The flawed interpretation basically goes like this: "If I see a woman and have a sexual thought, I have already sinned, and I might as well commit adultery with her. It’s the exact same thing, right?"

Is that what Jesus is really teaching here?

This breaks down at the point where we teach men that every moment their mind flits into a sexual thought, they have committed a grave sin.

But let's be serious. I would say that a momentary sexual thought is not lust. If it was, reading the Song of Solomon would be sinful.

Some translations helpfully translate Jesus’ words “everyone who looks at a woman with lustful intent has already committed adultery ...”

You might see some cleavage and have a sexual thought. You might also see a woman tying her shoe and have a sexual thought. At that moment, you are faced with the choice to “take that thought captive” (2 Cor. 10:5) or to indulge it.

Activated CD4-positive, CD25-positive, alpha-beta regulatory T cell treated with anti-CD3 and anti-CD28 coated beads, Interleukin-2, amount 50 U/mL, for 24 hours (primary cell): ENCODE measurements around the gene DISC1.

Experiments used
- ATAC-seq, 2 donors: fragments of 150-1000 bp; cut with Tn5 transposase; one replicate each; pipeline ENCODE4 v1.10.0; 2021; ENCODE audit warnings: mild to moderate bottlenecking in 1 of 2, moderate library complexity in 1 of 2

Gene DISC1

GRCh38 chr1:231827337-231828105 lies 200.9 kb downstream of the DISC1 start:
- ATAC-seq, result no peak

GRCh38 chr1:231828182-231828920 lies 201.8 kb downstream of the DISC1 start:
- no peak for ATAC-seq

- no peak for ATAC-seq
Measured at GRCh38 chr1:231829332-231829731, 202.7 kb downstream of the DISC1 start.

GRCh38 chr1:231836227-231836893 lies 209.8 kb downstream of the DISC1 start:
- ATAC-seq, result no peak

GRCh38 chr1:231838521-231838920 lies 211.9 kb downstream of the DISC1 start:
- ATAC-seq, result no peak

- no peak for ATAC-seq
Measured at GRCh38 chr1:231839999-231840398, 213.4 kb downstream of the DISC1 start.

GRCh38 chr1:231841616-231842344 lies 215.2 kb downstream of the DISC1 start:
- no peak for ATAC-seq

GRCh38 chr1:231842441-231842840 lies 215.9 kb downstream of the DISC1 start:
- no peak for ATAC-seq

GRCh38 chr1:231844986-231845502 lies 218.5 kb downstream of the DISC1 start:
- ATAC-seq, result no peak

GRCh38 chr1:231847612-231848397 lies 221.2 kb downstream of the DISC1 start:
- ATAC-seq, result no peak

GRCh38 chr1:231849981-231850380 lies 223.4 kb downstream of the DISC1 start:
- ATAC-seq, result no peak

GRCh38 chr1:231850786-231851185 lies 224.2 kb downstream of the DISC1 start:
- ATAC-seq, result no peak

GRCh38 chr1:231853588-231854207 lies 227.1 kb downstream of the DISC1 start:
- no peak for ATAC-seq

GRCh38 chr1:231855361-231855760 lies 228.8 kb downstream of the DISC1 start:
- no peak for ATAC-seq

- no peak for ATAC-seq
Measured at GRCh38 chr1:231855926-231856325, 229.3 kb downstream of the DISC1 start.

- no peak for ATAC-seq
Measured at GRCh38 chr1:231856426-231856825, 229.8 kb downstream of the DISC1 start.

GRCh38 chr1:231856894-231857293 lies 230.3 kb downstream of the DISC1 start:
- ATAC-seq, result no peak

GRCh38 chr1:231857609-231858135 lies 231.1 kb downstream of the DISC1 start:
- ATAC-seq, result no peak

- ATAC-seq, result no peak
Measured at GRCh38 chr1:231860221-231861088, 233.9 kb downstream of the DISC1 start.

That battle happens within your mind and it is your responsibility.

Jesus calls us to be responsible for our lives with this hugely hyperbolic teaching, “If your right eye causes you to stumble, gouge it out and throw it away. It is better for you to lose one part of your body than for your whole body to be thrown into hell. And if your right hand causes you to stumble, cut it off and throw it away” (Matt. 5:29–30).

Whose responsibility does it seem like God places the weight of our purity on? Someone else? Or us as the owner and operators of our minds?

We contribute to the problem of the over-sexualization of our culture by constantly harping on it.

I have had some huge failures in this area, and they have all been lost at that moment of choice to indulge—they should never be laid at the feet of any one else. It’s really the same buck-passing argument that Adam tried to pull on God in the garden, “The woman you made me gave me the fruit and I ate.” It’s just now, “That women wore yoga pants, and I lusted.”